Students fund raise to bring author to WMMS

Award winning author Terry Trueman
Award winning author Terry Trueman

Three years ago White Mountain Middle School’s English language coordinator, Andrea Dabbs visited a library in Kalamazoo, Michigan. That was where a librarian first showed her a copy of "Stuck in Neutral," highly recommending it for all middle-school students. Eventually, Dabbs discussed the book with faculty co-worker David Sours who had read of  a national  project under which entire school populations read one book. Dabbs and Sours worked to make that happen in White City. "We started reading it on October 7 this year," Dabbs said. "It’s relevant to challenges teens have. Even the kids who hate reading, love this story."

Dabbs compiled a five-minute video featuring the students’ comments on
the poignant novel. Then she and Sours invited award-winning author,
Terry Trueman, to  meet White City’s enthralled young readers whose
lives his writing had  changed forever.
The pupils ran
fund-raisers to bring Trueman from his Spokane home to the Rogue Valley
on November 15. For several hours, visiting classrooms, and addressing
assemblies, Trueman proved to be a delightful entertainer. Currently
holding advanced degrees in creative writing, and psychology, he took
the spotlight with the quick wit, and dynamic personality of a Vegas
"Stuck in Neutral" depicts the tormented life
of fictional cerebral palsy patient Shawn McDaniel. The tale evolved
from a poem Trueman had written about his own son Sheehan, now 27,
who’d suffered a severe disability at birth.
The author’s
self-deprecating humor drew laughs from his appreciative audience of
adolescents. With rubber-faced, mock-seriousness, he prodded them to
ask him any question they wanted to. "How old are you?" said one teen.
"I’ll be sixty in December," Trueman replied. "I’ll bet you never
thought all this handsomeness could happen in sixty years." Then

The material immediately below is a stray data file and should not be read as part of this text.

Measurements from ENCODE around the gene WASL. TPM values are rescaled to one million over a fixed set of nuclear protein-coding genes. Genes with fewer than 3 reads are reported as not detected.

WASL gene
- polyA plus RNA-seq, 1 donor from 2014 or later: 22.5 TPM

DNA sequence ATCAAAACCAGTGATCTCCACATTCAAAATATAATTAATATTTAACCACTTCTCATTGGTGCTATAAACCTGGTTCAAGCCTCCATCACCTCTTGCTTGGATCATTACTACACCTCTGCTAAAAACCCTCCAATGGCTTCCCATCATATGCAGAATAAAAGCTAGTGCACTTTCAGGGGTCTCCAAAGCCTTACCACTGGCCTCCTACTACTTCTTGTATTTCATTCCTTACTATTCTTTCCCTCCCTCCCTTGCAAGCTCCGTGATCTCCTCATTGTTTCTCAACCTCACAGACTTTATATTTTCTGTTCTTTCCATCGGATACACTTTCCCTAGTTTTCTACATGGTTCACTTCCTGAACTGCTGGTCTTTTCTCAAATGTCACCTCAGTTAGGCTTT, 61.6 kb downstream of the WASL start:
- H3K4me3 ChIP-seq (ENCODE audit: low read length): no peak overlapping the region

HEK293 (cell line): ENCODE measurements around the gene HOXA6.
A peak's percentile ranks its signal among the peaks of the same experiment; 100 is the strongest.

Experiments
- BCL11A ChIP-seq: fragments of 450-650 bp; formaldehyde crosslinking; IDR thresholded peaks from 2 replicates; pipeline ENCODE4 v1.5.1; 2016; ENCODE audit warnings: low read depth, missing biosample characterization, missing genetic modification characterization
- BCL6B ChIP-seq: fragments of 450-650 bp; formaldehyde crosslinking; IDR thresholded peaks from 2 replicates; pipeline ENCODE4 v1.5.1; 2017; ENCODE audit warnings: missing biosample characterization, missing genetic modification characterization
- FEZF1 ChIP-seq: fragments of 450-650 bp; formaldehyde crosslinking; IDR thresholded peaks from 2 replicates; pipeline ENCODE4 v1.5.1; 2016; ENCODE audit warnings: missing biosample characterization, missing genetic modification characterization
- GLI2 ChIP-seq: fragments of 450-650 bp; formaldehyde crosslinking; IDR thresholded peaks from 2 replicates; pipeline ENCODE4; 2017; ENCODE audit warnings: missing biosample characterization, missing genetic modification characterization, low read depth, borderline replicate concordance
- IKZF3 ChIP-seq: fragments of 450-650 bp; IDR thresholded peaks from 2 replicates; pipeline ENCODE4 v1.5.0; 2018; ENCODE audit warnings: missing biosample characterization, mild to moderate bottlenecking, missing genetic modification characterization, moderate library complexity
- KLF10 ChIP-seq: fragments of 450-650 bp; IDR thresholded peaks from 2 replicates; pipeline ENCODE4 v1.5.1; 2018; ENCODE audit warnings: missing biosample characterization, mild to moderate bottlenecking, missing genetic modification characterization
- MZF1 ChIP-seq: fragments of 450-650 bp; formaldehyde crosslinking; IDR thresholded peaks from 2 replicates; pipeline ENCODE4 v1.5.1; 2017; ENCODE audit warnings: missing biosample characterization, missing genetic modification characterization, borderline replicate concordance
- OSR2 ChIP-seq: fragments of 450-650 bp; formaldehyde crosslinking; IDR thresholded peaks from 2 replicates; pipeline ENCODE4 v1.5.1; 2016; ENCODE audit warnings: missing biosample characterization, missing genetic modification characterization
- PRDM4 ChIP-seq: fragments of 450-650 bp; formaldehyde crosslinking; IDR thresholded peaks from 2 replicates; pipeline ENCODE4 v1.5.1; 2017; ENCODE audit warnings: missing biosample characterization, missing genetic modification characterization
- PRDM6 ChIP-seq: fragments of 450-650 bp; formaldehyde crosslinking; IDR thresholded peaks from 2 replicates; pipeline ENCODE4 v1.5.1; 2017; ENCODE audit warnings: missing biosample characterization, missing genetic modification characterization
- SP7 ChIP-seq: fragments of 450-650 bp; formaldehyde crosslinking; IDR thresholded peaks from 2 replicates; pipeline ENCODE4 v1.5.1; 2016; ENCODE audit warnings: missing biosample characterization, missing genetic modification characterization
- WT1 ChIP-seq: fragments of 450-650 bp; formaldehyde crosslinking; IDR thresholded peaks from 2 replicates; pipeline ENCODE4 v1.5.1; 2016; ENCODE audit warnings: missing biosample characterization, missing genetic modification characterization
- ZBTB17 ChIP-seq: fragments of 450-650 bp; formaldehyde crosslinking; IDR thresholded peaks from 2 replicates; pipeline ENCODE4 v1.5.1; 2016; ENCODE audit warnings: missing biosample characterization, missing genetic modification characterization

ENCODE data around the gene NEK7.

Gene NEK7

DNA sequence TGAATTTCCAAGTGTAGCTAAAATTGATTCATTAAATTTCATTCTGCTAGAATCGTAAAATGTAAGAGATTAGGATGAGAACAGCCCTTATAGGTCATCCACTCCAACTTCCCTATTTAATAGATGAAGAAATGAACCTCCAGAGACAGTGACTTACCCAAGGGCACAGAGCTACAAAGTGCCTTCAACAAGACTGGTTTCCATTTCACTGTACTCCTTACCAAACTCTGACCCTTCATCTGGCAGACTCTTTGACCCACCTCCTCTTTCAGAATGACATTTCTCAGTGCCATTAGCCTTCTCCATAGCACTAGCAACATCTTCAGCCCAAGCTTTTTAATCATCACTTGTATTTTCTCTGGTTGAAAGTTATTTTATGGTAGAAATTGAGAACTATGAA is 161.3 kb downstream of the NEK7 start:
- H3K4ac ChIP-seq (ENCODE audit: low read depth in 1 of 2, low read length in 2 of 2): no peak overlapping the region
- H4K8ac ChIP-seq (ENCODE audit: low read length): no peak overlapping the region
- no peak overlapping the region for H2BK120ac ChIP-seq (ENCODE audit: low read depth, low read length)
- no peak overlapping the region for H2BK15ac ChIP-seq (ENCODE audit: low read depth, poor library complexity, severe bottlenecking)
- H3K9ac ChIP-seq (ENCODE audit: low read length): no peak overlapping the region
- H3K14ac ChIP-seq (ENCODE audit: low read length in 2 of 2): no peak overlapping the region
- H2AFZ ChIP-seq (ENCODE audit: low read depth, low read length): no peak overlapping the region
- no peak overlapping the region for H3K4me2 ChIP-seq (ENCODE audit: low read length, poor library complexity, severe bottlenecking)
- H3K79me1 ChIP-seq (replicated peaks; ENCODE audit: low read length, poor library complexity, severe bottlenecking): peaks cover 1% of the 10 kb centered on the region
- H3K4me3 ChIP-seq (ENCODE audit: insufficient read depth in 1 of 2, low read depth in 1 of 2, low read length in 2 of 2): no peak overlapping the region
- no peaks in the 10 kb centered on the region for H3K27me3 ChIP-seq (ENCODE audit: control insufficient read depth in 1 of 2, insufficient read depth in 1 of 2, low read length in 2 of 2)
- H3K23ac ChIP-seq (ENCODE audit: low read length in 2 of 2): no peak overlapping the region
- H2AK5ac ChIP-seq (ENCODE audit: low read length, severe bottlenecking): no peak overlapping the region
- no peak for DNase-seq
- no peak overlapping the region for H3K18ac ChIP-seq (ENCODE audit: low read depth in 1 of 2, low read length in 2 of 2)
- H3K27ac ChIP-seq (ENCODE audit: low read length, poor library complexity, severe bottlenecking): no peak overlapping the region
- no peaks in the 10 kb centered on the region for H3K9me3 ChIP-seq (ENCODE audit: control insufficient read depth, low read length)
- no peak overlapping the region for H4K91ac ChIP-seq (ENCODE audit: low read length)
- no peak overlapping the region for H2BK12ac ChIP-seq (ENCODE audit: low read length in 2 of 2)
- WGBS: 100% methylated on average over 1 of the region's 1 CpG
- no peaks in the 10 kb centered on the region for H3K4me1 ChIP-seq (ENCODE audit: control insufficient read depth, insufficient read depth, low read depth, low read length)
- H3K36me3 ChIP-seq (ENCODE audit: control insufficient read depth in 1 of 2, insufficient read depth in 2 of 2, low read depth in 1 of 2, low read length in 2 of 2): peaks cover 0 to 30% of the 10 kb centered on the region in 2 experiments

patting his sparsely-covered pate, he added, "Thank you, Michael Jordan
for making this look so hot."
"What would you be if you weren’t a writer?" one girl inquired.
"Probably a criminal," he replied with a shrug.
"Did you ever get your ideas from other authors?" asked an eighth grader.  
Trueman feigned indignant shock. "Do you mean did I steal ideas? You think I’d  admit doing that? Are you wearing a wire?"
Another student called out, "Growing up, what was your favorite book?"     
"Well, I hadn’t written any yet," Trueman shot back.
all, the best-selling author has penned five novels. His sixth, titled
"Hurricane," is due out in March. His obvious favorite, "Stuck in
Neutral," was published by Harper-Collins in the year 2000. Now
available in Japanese, German, and many other tongues, it’s still
selling better than ever, according to Trueman. He recited names of
noted authors whose works also came out the same year-Lance Armstrong,
Shel Silverstein, and J.K. Rollings among them. "Stuck in Neutral"
outsold them all, he said.
Dabbs’ video fashioned in
tribute to their guest’s extraordinary talent, concluded with the
words, "Thank you, Terry Trueman. We loved the book."
By F. C. Blake
Of the Independent

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